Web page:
PT Personal Trainers


What is the "core"?
The "core" is a word used to define the musculature of our abdominal, lumbar and pelvic region, representing the most important basic muscle component for the stability of our body in sports and day-to-day activities.
Covered by this "core" we can include several muscles, but we highlight the most known and important:
- Abdominal Transversal - Muscle with a shape similar to a belt around the abdominal, is one of the main responsible for the stability of the spine;
- Multifid - Muscle that runs along the sides of the lumbar vertebrae, also very important in the stability of the spine;
- Pelvic Floor - Set of muscles that cover the base of the pelvis;
- Diaphragm - Despite being the muscle responsible for breathing, its control also plays an important role in stability, especially in running;
- Buttocks - Of great importance in the stability of the pelvis, both in moments of impulse and in the phases of support in the race.
Because it's important?
When we exercise, whether running or something simpler like lifting a weight or climbing stairs, we need our body to be stable and provide a good basis for movement. If we do not have a good core stability, the whole gesture will be compromised, resulting in compensations and misalignments in the movement.

How to strengthen the ‘core’
The already known sit-ups or planks are widely used to strengthen the core. However, in the vast majority of times, this work is done without guidance and without respecting the basic principles, losing its effectiveness and in general presenting few results.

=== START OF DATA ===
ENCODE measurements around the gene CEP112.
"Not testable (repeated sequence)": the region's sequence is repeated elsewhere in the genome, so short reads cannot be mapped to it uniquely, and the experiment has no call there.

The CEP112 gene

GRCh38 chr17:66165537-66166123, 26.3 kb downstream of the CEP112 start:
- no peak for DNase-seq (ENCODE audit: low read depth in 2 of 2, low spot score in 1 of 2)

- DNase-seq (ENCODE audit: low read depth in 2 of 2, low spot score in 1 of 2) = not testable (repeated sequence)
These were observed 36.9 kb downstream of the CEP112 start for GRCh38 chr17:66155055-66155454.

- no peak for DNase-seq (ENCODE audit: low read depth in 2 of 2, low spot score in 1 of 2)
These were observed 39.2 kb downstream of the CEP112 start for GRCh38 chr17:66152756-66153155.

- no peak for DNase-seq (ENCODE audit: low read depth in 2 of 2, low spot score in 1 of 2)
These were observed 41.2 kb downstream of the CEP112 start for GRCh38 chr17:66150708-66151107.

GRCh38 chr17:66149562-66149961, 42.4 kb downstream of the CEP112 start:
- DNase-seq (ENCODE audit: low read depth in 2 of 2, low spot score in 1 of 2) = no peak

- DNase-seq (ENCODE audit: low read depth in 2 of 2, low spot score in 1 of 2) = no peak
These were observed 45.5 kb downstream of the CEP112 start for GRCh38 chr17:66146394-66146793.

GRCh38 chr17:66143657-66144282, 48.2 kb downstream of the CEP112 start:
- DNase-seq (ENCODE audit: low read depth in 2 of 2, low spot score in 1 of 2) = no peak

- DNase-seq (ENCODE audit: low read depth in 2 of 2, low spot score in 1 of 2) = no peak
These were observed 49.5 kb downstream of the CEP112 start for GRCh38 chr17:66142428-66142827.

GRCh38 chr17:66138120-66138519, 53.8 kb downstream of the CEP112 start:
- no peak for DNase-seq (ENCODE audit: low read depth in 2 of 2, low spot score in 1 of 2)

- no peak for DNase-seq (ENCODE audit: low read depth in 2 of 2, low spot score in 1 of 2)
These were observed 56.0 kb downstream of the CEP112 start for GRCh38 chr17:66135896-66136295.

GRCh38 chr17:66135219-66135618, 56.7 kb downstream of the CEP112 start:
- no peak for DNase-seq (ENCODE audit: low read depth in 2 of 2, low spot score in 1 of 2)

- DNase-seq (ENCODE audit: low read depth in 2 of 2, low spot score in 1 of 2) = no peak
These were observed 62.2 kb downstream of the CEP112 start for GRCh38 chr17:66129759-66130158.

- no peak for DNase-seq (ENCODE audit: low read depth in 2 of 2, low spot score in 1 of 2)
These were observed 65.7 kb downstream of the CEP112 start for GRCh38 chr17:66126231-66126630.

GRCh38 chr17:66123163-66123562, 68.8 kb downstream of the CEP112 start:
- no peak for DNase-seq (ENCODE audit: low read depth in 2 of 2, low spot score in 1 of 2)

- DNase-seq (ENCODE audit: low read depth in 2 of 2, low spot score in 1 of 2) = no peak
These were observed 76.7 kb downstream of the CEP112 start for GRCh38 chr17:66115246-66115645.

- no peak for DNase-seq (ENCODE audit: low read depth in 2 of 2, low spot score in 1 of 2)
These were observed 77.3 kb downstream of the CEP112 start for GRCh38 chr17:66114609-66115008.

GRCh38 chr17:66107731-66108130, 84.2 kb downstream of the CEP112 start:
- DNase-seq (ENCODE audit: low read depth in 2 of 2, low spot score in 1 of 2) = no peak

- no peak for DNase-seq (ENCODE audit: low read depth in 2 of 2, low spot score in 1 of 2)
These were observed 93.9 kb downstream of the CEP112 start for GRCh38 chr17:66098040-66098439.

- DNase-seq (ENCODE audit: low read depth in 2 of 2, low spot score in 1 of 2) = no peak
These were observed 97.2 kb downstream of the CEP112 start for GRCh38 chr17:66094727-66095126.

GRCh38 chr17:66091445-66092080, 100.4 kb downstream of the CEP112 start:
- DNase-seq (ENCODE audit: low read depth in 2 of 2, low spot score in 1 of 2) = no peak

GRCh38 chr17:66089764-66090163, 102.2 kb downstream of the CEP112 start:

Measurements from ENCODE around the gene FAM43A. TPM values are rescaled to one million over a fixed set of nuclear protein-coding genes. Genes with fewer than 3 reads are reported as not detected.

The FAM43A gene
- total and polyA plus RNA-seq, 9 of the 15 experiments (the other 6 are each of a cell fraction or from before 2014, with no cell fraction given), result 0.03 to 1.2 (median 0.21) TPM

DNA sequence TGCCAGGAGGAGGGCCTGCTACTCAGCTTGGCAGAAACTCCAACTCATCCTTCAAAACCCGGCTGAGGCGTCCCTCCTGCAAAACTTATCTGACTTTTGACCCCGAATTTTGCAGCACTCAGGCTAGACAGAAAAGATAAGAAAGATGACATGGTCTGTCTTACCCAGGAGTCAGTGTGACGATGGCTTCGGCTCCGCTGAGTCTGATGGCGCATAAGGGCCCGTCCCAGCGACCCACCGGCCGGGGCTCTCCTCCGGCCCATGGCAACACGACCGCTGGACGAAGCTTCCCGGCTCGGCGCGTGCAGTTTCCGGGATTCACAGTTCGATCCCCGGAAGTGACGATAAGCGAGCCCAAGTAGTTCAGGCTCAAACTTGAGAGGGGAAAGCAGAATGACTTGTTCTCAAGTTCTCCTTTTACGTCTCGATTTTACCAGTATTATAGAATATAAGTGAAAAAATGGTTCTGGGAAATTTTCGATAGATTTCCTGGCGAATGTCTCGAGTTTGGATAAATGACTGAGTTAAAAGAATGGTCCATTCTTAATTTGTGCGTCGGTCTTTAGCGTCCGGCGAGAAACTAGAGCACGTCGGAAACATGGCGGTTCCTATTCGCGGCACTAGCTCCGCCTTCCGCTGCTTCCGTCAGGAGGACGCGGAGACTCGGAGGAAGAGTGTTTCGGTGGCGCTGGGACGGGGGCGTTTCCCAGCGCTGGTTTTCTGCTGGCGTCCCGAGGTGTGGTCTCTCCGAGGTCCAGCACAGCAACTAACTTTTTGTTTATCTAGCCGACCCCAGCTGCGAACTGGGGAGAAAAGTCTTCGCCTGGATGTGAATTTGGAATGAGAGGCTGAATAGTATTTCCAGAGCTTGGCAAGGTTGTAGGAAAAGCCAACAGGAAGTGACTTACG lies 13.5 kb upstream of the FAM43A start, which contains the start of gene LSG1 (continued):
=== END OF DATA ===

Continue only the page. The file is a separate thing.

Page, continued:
To strengthen and give stability to the “core” we must respect some principles:
- Contract the right muscle - namely the Transverse one, we must be able to recruit it without substitutions or compensations, namely from the diaphragm or rectus abdominis. One way to recruit him is to imagine a drawer in his lower abdomen and close it or imagine that we are tightening a belt and maintaining normal breathing at the same time.
- Evolving in exercises from simple to complex, from static to dynamic - in addition to being able to do more exercise time, we can also progress to exercises with postures in greater imbalance and / or more dynamic with associated but controlled movements , but always paying attention not to make it too difficult.
- This strengthening should always be done without pain - pain is one of the main inhibitors of stabilizing muscles.
- Keep the lower back and pelvis in a neutral position - regardless of the exercises, we should always try to keep the spine in a neutral and stable position; if this is not possible, the exercise will be too advanced.
We can apply these principles and use countless different exercises in our strength.
To make a difference, the strengthening of “core” must be varied and appropriate to our level and, in the specific case of the race, have a special impact on the Transversum and the Buttocks.
It is advisable to do muscle and core strengthening at least once a week if you run three times that week or, if you run more, twice a week.


Alexandre Ichim